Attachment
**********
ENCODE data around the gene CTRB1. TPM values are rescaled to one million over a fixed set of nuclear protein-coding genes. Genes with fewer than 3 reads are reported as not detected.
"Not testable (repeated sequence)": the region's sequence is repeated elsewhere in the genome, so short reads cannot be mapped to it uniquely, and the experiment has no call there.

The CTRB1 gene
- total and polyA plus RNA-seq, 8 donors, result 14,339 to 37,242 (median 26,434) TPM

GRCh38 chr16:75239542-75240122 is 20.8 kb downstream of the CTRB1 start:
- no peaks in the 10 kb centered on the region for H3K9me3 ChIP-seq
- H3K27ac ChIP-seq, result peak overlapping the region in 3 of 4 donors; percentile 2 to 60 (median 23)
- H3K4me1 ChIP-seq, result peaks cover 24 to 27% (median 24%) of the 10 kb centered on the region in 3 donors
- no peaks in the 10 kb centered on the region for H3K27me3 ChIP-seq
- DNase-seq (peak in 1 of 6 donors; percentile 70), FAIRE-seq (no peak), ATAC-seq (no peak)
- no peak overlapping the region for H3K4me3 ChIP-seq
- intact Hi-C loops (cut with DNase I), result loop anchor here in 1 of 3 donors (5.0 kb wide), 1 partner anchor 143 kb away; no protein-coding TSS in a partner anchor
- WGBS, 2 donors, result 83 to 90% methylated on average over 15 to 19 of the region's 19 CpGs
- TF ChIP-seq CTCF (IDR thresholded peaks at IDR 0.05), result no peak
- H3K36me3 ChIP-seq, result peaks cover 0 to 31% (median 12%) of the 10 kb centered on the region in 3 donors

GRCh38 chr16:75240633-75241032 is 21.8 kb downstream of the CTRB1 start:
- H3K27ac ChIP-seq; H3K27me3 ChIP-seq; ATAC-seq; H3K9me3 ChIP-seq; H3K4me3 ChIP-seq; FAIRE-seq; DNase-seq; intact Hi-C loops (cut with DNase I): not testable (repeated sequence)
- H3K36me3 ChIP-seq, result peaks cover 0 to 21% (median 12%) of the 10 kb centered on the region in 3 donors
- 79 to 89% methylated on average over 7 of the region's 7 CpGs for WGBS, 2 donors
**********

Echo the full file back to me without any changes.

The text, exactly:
ENCODE data around the gene CTRB1. TPM values are rescaled to one million over a fixed set of nuclear protein-coding genes. Genes with fewer than 3 reads are reported as not detected.
"Not testable (repeated sequence)": the region's sequence is repeated elsewhere in the genome, so short reads cannot be mapped to it uniquely, and the experiment has no call there.

The CTRB1 gene
- total and polyA plus RNA-seq, 8 donors, result 14,339 to 37,242 (median 26,434) TPM

GRCh38 chr16:75239542-75240122 is 20.8 kb downstream of the CTRB1 start:
- no peaks in the 10 kb centered on the region for H3K9me3 ChIP-seq
- H3K27ac ChIP-seq, result peak overlapping the region in 3 of 4 donors; percentile 2 to 60 (median 23)
- H3K4me1 ChIP-seq, result peaks cover 24 to 27% (median 24%) of the 10 kb centered on the region in 3 donors
- no peaks in the 10 kb centered on the region for H3K27me3 ChIP-seq
- DNase-seq (peak in 1 of 6 donors; percentile 70), FAIRE-seq (no peak), ATAC-seq (no peak)
- no peak overlapping the region for H3K4me3 ChIP-seq
- intact Hi-C loops (cut with DNase I), result loop anchor here in 1 of 3 donors (5.0 kb wide), 1 partner anchor 143 kb away; no protein-coding TSS in a partner anchor
- WGBS, 2 donors, result 83 to 90% methylated on average over 15 to 19 of the region's 19 CpGs
- TF ChIP-seq CTCF (IDR thresholded peaks at IDR 0.05), result no peak
- H3K36me3 ChIP-seq, result peaks cover 0 to 31% (median 12%) of the 10 kb centered on the region in 3 donors

GRCh38 chr16:75240633-75241032 is 21.8 kb downstream of the CTRB1 start:
- H3K27ac ChIP-seq; H3K27me3 ChIP-seq; ATAC-seq; H3K9me3 ChIP-seq; H3K4me3 ChIP-seq; FAIRE-seq; DNase-seq; intact Hi-C loops (cut with DNase I): not testable (repeated sequence)
- H3K36me3 ChIP-seq, result peaks cover 0 to 21% (median 12%) of the 10 kb centered on the region in 3 donors
- 79 to 89% methylated on average over 7 of the region's 7 CpGs for WGBS, 2 donors